Is the following scenario legal

Let's say that there is a student A, who sends student B in a personal email but on school campus and on school wifi. Student A's email includes derogatory description of the principle. Let's say 10 days later, there was an unrelated riot inside of a class which the school administration for some reason believes that student A has caused the riot; student A is called up to the office and the office asks him/her questions regarding the incident.

Student A denies any knowledge but the school decides to go onto his/her school issued laptop and logs onto his/her gmail account and discovers the email and expels him/her.

Does the student in this case have the right to sue the school?

Because I believe that the freedom of speech in the USA should protect him correct? Especially because the cause of this whole incident would be unrelated and furthermore, there was an unreasonable search of his personal account?

My friends and I were talking about this scenario and have arrived to different conclusions and have argued about whether the student has the right to sue.

  • 1
    "logs onto his/her Gmail account" - personal? Or school-issued? And "riot"? How do you mean?
    – Stackstuck
    Apr 4, 2018 at 7:38
  • @Stackstuck personal account? I think that would violate right to privacy right?
    – John Rawls
    Apr 5, 2018 at 6:46
  • As far as I know, which is not very far.
    – Stackstuck
    Apr 5, 2018 at 8:50

2 Answers 2



  1. This is a public school;
  2. The e-mail did not include true threats, language inciting violence, or otherwise unprotected speech; and
  3. The expulsion is based strictly on language criticizing the principal,

it sounds like you'd have a viable First Amendment claim on your hands.

I don't think the question of whether the riot was related to the e-mail would really be relevant to the First Amendment analysis, nor would the assertion that there was an unreasonable search of the e-mail account. Both of those factors would be probably relevant to a Fourth Amendment lawsuit, though.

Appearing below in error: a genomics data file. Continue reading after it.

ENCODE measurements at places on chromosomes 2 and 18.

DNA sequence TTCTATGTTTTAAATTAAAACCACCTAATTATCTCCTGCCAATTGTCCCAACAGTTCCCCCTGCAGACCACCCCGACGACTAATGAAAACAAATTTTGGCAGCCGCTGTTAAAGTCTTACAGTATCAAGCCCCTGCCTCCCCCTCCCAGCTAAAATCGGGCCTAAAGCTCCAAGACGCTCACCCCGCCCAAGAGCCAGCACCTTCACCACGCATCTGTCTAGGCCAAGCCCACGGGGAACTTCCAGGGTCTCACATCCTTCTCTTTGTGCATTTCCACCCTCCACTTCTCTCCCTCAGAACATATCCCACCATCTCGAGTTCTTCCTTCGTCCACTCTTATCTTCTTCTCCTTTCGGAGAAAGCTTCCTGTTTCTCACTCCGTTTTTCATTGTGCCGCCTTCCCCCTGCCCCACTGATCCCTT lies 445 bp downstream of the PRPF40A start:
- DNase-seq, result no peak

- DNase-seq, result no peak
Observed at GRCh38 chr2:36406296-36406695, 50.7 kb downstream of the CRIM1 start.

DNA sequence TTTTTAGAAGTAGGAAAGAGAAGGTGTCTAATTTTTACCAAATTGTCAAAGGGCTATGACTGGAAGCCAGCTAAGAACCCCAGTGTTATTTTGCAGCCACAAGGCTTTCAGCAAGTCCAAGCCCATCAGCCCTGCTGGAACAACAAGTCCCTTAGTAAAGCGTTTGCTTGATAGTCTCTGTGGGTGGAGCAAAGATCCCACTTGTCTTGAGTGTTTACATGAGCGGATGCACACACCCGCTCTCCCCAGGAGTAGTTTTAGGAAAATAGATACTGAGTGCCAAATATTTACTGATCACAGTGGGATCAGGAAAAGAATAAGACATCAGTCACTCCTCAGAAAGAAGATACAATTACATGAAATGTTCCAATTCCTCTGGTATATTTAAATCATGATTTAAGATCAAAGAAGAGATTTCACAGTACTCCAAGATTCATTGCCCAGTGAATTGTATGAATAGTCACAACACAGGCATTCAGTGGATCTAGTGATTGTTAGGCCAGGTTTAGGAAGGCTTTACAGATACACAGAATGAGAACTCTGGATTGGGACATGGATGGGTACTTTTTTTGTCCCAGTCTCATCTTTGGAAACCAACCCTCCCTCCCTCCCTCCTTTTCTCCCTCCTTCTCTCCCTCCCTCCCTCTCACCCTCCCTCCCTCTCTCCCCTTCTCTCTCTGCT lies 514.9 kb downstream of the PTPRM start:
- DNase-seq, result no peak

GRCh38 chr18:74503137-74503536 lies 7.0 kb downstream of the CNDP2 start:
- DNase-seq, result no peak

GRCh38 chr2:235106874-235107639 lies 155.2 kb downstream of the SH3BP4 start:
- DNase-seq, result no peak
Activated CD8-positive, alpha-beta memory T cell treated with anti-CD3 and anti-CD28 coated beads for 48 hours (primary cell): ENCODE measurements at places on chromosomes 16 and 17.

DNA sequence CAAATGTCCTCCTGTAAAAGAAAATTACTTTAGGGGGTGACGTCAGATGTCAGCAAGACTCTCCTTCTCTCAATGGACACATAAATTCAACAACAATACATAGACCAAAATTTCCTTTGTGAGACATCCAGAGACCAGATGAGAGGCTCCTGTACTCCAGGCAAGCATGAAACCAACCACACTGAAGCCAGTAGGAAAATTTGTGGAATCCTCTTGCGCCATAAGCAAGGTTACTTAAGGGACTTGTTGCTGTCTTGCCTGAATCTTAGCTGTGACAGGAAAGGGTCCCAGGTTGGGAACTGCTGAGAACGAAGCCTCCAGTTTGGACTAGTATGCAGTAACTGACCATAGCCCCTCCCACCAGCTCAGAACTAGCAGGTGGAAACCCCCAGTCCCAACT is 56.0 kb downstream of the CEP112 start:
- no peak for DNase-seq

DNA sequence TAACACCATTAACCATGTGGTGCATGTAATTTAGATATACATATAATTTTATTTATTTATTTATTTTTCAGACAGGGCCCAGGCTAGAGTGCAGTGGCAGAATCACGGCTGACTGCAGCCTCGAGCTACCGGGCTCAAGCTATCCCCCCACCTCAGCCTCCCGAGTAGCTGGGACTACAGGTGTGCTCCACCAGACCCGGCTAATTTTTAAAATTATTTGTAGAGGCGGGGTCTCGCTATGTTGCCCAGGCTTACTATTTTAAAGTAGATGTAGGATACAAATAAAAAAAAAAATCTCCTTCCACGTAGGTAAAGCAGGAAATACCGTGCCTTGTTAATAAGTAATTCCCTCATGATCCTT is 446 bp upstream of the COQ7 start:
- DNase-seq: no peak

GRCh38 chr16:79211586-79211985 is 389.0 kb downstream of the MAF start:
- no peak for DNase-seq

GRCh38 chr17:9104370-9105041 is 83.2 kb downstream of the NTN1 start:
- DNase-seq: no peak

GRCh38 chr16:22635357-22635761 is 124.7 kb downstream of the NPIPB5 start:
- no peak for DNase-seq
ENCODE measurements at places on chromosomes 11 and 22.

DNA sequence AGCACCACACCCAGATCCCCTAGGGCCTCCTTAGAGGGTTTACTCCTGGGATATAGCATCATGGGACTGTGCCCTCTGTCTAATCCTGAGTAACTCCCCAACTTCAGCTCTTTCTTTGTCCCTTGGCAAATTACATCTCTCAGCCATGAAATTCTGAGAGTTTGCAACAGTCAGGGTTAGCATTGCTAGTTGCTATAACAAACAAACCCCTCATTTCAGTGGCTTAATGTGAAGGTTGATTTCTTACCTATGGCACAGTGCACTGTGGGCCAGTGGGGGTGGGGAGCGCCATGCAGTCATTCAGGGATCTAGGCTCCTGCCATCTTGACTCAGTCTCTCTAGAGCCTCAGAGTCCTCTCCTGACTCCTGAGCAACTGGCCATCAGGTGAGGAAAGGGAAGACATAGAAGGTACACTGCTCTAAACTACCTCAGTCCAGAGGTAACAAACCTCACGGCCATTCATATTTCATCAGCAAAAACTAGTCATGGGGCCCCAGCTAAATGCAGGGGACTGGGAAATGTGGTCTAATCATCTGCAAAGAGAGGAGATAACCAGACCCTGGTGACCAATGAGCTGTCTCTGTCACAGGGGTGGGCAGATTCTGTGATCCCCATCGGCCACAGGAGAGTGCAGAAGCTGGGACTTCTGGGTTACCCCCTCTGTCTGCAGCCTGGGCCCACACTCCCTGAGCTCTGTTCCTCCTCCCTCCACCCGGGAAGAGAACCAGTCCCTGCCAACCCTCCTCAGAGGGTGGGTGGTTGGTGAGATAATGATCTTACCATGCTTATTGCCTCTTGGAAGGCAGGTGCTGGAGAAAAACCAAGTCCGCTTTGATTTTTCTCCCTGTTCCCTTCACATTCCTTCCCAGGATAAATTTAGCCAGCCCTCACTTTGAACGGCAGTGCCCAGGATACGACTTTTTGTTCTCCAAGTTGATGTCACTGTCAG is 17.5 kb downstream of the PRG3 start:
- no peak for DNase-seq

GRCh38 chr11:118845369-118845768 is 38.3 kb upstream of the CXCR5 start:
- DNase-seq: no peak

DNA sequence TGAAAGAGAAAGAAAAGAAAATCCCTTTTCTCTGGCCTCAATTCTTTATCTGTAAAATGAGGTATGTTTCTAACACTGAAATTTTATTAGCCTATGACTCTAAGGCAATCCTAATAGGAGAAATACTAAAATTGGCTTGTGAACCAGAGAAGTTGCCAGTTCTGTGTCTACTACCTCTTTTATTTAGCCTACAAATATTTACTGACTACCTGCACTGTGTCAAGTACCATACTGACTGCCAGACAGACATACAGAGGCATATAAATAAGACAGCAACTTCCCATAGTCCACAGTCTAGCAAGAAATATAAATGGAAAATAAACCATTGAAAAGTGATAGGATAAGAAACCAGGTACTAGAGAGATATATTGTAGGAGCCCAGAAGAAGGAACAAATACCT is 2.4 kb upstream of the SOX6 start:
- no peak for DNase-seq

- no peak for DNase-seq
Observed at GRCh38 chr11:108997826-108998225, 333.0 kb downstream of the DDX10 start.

• It depends upon the terms and conditions of the school used systems. For example, if the school reserves the right to unconditional access of the students school supplied laptop, then the school could audit the laptop and discover residue from a previous email. In other words, the student could have given up privacy by accepting and then using the laptop. Local school districts all have such clauses covering the use of their equipment.
    – mongo
    Jan 6, 2020 at 14:44
  • @mongo But even if the school has a right to access the information, that doesn't necessarily translate into the right to expel the student.
    – D M
    Jun 21, 2021 at 22:54
  • @D.M., it appears there are several issues at hand: 1. privacy of the email communications, 2. the ability to use the school IT infrastructure for sending mon-school emails, 3. the content of email (disparagement, incitement of riot, etc.), 4. the schools ability to legally intercept, and so on. The public schools I am familiar with (about 20) lock down their IT systems preventing access to outside mail services, and their code of conducts prohibit access to outside mail services. Furthermore the code also limits the use of school provided hardware. Free speech varies.
    – mongo
    Jun 22, 2021 at 10:50

The short answer is no, a lawsuit wouldn't do much good in any case. However, if the school accessed the students e-mail from a provider (Hotmail.com, etc) without the student/account owners explicit permission then that is a criminal act and the student should notify the police and the e-mail provider. If a police investigation bears fruit then use that as the basis of a lawsuit.

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